Gottfried W. Leibniz, a remarkable and revolutionary mathematician and philosopher, who is accredited as the founder of infinitesimal calculus and the use of modern calculators, was born on July 1, 1646, in Leipzig, Germany. He came from an educated family, and his father was a lecturer of moral philosophy. Leibniz attended the Nicolai School in Leipzig, where his father taught him History. By the age of twelve, Gottfried was fluent in Latin, and had already begun training in Greek. He showed significant interest in the study of logic, and began exploring its doctrines by educating himself in the works of Protestant and Scholastic theologians. At the age of 15, Leibniz was accepted at the University of Leipzig, where he pursued a law degree. Soon, his interests were piqued by philosophy, and he began studying philosophy under the tutelage of a renowned Neo-Aristotelian, Jakob Thomasius, who is often accredited as the founder of German historical philosophy. During his time at the University of Leipzig, Gottfried encountered various modern philosophers, thinkers and revolutionists, and this interaction benefited his thinking immensely.
In 1663, he decided to study Mathematics, and hence, he began attending the lectures of an esteemed mathematician, E. Weigel, in Paris. However, he soon returned to studying law, and devoted himself to his studies for the next three years. In 1666, applied for a Post-doctoral degree at the University of Leipzig, however, his request was turned down as he was considered as too young. Gottfried was extremely let down, and he decided to join the University of Altdorf to enrol in a doctoral programme. In 1666, Leibniz received his Ph.D. in Law, along with his practice license, his thesis was entitled “Disputatio Inauguralis De Casibus Perplexis in Jure”. He was offered an academic position at the University of Altdorf, which he declined, as he had different things planned in his mind.
By the age of twenty one, Leibnitz had published a few essays that began to garner him acclaim for his remarkable comprehension of historical methodologies implemented in legalities and his replication of Corpus Juris. Gottfried’s fortunate encounter with Christian von Boyneburg is credited for the start of his professional career, Boyneburg appointed him as his assistant. While working for Boyneburg, he was introduced to the Elector of Mainz. Leibniz presented the Elector with an essay that he had penned, impressed by his work, he was commissioned to work on the redrafting of ‘The Legal Code’ for the Electorate. In 1669, Leibniz was selected for the position of Assessor in the Court of Appeal. He remained in Boyneburg’s employment till 1672, and upon his death, he continued to work for his widow for the next two years.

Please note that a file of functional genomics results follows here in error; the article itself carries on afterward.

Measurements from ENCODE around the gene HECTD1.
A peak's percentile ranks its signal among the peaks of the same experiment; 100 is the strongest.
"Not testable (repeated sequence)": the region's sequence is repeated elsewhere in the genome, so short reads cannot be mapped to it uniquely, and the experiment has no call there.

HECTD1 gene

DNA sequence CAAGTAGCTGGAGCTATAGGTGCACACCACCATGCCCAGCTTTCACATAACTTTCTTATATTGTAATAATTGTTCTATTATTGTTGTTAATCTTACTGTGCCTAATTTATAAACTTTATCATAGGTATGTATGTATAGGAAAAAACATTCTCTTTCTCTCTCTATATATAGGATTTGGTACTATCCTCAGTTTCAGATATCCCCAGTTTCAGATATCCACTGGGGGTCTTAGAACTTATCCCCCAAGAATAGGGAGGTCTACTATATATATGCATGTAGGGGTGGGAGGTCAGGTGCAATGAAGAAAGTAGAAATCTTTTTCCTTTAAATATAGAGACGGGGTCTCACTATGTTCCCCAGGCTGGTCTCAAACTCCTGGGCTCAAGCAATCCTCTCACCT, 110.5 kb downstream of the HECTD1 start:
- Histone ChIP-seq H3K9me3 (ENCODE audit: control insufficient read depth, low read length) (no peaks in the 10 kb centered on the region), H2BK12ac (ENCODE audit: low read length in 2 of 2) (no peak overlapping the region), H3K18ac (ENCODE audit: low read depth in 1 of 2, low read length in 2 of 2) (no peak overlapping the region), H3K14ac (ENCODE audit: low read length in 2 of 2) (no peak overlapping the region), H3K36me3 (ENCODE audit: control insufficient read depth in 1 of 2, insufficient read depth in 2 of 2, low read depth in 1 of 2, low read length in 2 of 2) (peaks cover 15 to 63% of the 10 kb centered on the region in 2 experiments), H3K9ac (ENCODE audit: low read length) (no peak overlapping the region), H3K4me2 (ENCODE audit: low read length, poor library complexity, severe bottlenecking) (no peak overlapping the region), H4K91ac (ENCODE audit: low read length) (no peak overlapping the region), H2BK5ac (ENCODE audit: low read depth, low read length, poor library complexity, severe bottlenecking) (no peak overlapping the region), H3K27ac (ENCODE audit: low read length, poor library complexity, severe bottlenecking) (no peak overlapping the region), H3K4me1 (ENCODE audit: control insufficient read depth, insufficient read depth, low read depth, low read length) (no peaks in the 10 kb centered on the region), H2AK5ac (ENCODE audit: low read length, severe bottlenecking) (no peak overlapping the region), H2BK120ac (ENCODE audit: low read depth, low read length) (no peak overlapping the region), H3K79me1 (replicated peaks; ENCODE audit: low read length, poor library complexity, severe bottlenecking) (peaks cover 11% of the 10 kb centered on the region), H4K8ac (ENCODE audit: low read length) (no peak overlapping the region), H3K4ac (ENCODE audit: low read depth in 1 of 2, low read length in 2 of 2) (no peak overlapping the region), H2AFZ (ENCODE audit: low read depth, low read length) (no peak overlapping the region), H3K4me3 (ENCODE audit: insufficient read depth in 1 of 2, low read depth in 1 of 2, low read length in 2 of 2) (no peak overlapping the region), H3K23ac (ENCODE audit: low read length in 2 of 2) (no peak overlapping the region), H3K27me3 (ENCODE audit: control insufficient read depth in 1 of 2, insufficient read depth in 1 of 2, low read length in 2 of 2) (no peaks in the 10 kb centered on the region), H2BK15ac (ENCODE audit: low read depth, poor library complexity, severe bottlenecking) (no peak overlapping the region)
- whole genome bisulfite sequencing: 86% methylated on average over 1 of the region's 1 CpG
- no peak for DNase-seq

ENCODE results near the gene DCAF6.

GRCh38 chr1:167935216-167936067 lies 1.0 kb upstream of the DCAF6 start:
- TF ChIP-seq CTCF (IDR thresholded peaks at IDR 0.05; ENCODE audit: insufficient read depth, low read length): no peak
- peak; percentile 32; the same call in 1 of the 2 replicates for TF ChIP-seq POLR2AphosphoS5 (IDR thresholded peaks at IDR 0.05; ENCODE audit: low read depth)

In 1672, Gottfried Leibniz composed and published his much discussed and praised work, ‘Thoughts of Public Safety’, where he discussed the ambitions and limitations of European powers, particularly the safety of Germany and the need for the formation of new Rheinbund to bind all Europeans in to a peaceful accord. He further encouraged the European powers, particularly France, to turn their attentions towards the unexplored lands of Egypt, and to acquire the lands of the Pagan world. In 1672, French Secretary of State, Simon Arnauld de Pomponne, invited him to Paris, the political and educational developments of France impressed him deeply. During his stay at Mainz, Gottfried was engrossed in the exploration of correlation between the old and new methodologies of philosophy, and after consultations with Jakob Thomasius, he began designing his calculating machine that would be used to perform the operations of multiplication, addition, subtraction, division and root extraction. The device was exhibited at the Academy of Paris, and later, it was presented to the Royal Society of London. In 1673, he was elected as a fellow at the Royal Society of London.
In 1676, Leibniz was invited to Hanover, where he stayed to serve the House of Brunswick as a political advisor, librarian and historian, under the rule of three kings, for the next forty years. During these years, Leibniz engaged himself in the study of logic, philosophy, physics, mathematics and calculus, and produced several works on historical, political and theological aspects. In 1674, he devoted himself to perfecting his theories on calculus and over the next three years, he developed a coherent system, which he did not publish until 1684. In 1682, Leibniz became a regular contributor to various journals and his work was applauded for his scientific and mathematical prowess. In 1687, he was commissioned by Elector Ernest Augustus to compose the history of the House of Brunswick, and thus, Leibniz began traveling to Germany, Italy and Austria in search of relevant documents to aid his project, over the course of the next three years.
In 1708, Leibniz was charged by John Keil to have deliberately plagiarized Newton’s work, and this brought his career and achievements in the midst of several controversies. However, Leibniz continued with his theological and philosophical endeavours unfazed and went on to produce several more momentum works on mathematics, history, law, politics and science. His health began to deteriorate, and he passed away on November 14, 1716. Gottfried Leibniz’s work has played an extremely pivotal role in laying down the foundation of the digital computers, similarly his evolutionary theories on the mathematical concepts of differentiation and integration have also enhanced the academic resources of engineering and mechanics.